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Impairment of mixed melanin-based pigmentation in parrots

Parrots and allies (Order Psittaciformes) have evolved an exclusive capacity to synthesize polyene pigments called psittacofulvins at feather follicles, which allows them to produce a striking diversity of pigmentation phenotypes. Melanins are polymers constituting the most abundant pigments in animals, and the sulphurated form (pheomelanin) produces colors that are similar to those produced by psittacofulvins. However, the differential contribution of these pigments to psittaciform phenotypic diversity has not been investigated. Given the color redundancy, and physiological limitations associated to pheomelanin synthesis, this study assumed that the latter would be avoided by psittaciform birds. This hypothesis was tested by using Raman spectroscopy to identify pigments in feathers exhibiting colors suspicious of being produced by pheomelanin (i.e., dull red, yellow and grey- and green-brownish) in 26 species from the three main lineages of Psittaciformes. The non-sulphurated melanin form (eumelanin) were detected in black, grey and brown plumage patches, and psittacofulvins in red, yellow and green patches, but no evidence of pheomelanin was found. As natural melanins are assumed to be composed of eumelanin and pheomelanin in varying ratios, these results represent the first report of impairment of mixed melanin-based pigmentation in animals. Given that psittaciforms also avoid the uptake of circulating carotenoid pigments, these birds seem to have evolved a capacity to avoid functional redundancy between pigments, likely by regulating follicular gene expression. The study provides the first vibrational characterization of different psittacofulvin-based colors and thus helps to determine the relative polyene chain length in these pigments, which is related to their antireductant protection activity. informacion[at] Neves et al (2020) Impairment of mixed melanin-based pigmentation in parrots. J Experim Biol. DOI 10.1242/jeb.225912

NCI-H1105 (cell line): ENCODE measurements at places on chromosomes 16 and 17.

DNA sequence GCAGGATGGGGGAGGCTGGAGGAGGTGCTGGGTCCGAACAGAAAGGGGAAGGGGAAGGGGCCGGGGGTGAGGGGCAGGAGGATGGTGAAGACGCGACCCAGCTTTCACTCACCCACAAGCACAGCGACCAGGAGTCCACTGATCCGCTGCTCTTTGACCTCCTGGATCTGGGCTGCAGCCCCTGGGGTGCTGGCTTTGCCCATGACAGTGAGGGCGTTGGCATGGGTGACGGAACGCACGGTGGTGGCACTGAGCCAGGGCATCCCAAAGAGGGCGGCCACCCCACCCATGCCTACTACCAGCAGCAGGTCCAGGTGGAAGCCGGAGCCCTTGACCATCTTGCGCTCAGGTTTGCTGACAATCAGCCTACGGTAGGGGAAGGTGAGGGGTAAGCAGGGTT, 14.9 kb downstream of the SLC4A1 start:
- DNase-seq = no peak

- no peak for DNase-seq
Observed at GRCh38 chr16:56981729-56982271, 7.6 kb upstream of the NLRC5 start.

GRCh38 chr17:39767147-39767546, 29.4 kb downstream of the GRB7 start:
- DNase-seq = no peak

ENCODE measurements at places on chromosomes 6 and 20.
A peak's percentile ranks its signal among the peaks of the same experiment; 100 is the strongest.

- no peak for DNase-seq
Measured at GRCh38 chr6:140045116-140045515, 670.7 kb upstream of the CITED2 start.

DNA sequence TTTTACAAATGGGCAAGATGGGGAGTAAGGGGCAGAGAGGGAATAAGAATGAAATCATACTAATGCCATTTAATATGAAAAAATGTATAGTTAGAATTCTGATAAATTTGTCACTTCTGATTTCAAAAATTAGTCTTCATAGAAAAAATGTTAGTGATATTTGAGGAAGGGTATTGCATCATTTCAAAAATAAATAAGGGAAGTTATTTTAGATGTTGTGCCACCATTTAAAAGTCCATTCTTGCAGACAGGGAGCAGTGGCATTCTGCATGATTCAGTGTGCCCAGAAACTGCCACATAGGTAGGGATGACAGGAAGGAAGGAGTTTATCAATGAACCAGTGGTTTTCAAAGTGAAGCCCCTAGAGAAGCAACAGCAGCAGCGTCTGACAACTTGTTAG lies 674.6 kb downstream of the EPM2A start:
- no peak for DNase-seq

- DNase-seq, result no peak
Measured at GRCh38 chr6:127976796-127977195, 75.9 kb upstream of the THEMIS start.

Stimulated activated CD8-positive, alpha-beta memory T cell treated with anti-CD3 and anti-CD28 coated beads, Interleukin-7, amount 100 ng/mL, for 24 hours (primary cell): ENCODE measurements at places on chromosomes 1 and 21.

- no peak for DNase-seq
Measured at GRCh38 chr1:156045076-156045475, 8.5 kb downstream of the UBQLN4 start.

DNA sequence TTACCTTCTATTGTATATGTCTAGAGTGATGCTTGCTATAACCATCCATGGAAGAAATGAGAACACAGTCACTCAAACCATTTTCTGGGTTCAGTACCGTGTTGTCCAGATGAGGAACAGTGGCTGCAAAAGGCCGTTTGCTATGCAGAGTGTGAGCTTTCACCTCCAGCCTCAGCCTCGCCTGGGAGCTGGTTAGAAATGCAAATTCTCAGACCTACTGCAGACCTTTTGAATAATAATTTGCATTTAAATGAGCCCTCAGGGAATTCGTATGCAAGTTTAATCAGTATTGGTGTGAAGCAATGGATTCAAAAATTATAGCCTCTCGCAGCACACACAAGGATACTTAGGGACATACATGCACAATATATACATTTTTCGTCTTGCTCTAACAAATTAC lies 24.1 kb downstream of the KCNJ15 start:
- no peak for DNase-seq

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Artificial lights and seabirds: is light pollution a threat for the threatened Balearic petrels?

Artificial lights and seabirds: is light pollution a threat for the threatened Balearic petrels?

Petrels are among the most threatened group of birds. On top of facing predation by introduced mammals and incidental bycatch, these seabirds have to deal with an emerging threat, light pollution. Fledglings are disoriented and attracted to artificial lights in their maiden night flights from their nests to the sea. Once grounded, they are exposed to multiple threats leading to high mortality. We report on numbers of three petrel species (Balearic shearwater, Scopoli's shearwater, and European storm-petrel) rescued on the Balearic Islands. The proportion of grounded fledglings was lower than 1 % of the fledglings annually produced by the population. Although impact seems to be low for all species, urban development and, consequently, the increase in light pollution in the proximity of the colonies should be taken into account to reduce as much as possible this emerging source of mortality. informacion[at]  Rodríguez et al (2015) Artificial lights and seabirds: is light pollution a threat for the threatened Balearic petrels? J Ornithol DOI 10.1007/s10336-015-1232-3